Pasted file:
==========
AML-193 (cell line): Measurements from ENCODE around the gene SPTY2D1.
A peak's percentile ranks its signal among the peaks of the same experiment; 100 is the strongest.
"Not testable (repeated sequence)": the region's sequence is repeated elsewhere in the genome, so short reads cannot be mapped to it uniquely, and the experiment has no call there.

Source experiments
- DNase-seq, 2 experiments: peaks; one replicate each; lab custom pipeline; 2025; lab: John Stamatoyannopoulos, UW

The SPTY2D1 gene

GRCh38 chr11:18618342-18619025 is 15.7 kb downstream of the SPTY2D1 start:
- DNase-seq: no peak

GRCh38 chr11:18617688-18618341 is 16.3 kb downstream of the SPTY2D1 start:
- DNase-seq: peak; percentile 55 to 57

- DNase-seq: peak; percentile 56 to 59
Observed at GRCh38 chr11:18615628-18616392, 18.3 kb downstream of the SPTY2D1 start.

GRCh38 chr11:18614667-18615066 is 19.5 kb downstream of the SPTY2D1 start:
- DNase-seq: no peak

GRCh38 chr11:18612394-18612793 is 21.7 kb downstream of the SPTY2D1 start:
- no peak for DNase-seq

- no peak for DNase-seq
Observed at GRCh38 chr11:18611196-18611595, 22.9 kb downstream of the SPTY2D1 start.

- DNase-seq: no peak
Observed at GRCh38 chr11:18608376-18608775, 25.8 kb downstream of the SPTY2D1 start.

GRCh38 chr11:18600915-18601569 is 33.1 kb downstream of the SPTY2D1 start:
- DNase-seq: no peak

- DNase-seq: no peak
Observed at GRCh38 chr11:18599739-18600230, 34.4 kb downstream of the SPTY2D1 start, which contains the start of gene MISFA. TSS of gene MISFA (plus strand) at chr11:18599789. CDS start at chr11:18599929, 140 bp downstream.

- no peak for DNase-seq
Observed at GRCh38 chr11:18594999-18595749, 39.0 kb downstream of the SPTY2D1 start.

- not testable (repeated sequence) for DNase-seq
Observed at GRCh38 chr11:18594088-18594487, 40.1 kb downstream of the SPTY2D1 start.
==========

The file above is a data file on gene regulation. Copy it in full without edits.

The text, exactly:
AML-193 (cell line): Measurements from ENCODE around the gene SPTY2D1.
A peak's percentile ranks its signal among the peaks of the same experiment; 100 is the strongest.
"Not testable (repeated sequence)": the region's sequence is repeated elsewhere in the genome, so short reads cannot be mapped to it uniquely, and the experiment has no call there.

Source experiments
- DNase-seq, 2 experiments: peaks; one replicate each; lab custom pipeline; 2025; lab: John Stamatoyannopoulos, UW

The SPTY2D1 gene

GRCh38 chr11:18618342-18619025 is 15.7 kb downstream of the SPTY2D1 start:
- DNase-seq: no peak

GRCh38 chr11:18617688-18618341 is 16.3 kb downstream of the SPTY2D1 start:
- DNase-seq: peak; percentile 55 to 57

- DNase-seq: peak; percentile 56 to 59
Observed at GRCh38 chr11:18615628-18616392, 18.3 kb downstream of the SPTY2D1 start.

GRCh38 chr11:18614667-18615066 is 19.5 kb downstream of the SPTY2D1 start:
- DNase-seq: no peak

GRCh38 chr11:18612394-18612793 is 21.7 kb downstream of the SPTY2D1 start:
- no peak for DNase-seq

- no peak for DNase-seq
Observed at GRCh38 chr11:18611196-18611595, 22.9 kb downstream of the SPTY2D1 start.

- DNase-seq: no peak
Observed at GRCh38 chr11:18608376-18608775, 25.8 kb downstream of the SPTY2D1 start.

GRCh38 chr11:18600915-18601569 is 33.1 kb downstream of the SPTY2D1 start:
- DNase-seq: no peak

- DNase-seq: no peak
Observed at GRCh38 chr11:18599739-18600230, 34.4 kb downstream of the SPTY2D1 start, which contains the start of gene MISFA. TSS of gene MISFA (plus strand) at chr11:18599789. CDS start at chr11:18599929, 140 bp downstream.

- no peak for DNase-seq
Observed at GRCh38 chr11:18594999-18595749, 39.0 kb downstream of the SPTY2D1 start.

- not testable (repeated sequence) for DNase-seq
Observed at GRCh38 chr11:18594088-18594487, 40.1 kb downstream of the SPTY2D1 start.